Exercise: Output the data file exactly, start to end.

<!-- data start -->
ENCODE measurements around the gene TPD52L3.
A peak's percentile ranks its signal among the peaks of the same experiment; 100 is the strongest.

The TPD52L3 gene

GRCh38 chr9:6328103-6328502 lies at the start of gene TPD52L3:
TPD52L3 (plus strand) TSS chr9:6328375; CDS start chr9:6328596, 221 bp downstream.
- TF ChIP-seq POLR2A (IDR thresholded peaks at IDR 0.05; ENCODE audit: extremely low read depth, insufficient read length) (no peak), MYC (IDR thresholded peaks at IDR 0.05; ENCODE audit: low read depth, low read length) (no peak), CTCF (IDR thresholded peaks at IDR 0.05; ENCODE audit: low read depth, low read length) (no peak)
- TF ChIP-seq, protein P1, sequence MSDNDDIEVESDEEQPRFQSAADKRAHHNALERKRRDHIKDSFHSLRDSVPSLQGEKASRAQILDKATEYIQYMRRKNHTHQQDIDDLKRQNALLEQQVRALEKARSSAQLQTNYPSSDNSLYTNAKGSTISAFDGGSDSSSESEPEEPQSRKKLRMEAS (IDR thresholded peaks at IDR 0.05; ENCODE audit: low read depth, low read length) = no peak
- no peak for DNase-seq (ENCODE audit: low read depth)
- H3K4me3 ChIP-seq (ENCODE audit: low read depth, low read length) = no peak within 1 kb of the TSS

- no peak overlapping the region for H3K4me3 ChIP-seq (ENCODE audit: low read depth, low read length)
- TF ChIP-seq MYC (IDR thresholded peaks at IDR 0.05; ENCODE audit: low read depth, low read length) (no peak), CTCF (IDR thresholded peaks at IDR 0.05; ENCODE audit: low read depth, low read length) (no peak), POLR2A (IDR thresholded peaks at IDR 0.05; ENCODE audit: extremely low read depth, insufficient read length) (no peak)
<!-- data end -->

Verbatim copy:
ENCODE measurements around the gene TPD52L3.
A peak's percentile ranks its signal among the peaks of the same experiment; 100 is the strongest.

The TPD52L3 gene

GRCh38 chr9:6328103-6328502 lies at the start of gene TPD52L3:
TPD52L3 (plus strand) TSS chr9:6328375; CDS start chr9:6328596, 221 bp downstream.
- TF ChIP-seq POLR2A (IDR thresholded peaks at IDR 0.05; ENCODE audit: extremely low read depth, insufficient read length) (no peak), MYC (IDR thresholded peaks at IDR 0.05; ENCODE audit: low read depth, low read length) (no peak), CTCF (IDR thresholded peaks at IDR 0.05; ENCODE audit: low read depth, low read length) (no peak)
- TF ChIP-seq, protein P1, sequence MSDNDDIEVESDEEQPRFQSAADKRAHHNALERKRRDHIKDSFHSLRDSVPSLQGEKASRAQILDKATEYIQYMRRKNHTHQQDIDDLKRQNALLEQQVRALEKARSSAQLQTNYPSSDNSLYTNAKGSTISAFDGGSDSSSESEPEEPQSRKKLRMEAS (IDR thresholded peaks at IDR 0.05; ENCODE audit: low read depth, low read length) = no peak
- no peak for DNase-seq (ENCODE audit: low read depth)
- H3K4me3 ChIP-seq (ENCODE audit: low read depth, low read length) = no peak within 1 kb of the TSS

- no peak overlapping the region for H3K4me3 ChIP-seq (ENCODE audit: low read depth, low read length)
- TF ChIP-seq MYC (IDR thresholded peaks at IDR 0.05; ENCODE audit: low read depth, low read length) (no peak), CTCF (IDR thresholded peaks at IDR 0.05; ENCODE audit: low read depth, low read length) (no peak), POLR2A (IDR thresholded peaks at IDR 0.05; ENCODE audit: extremely low read depth, insufficient read length) (no peak)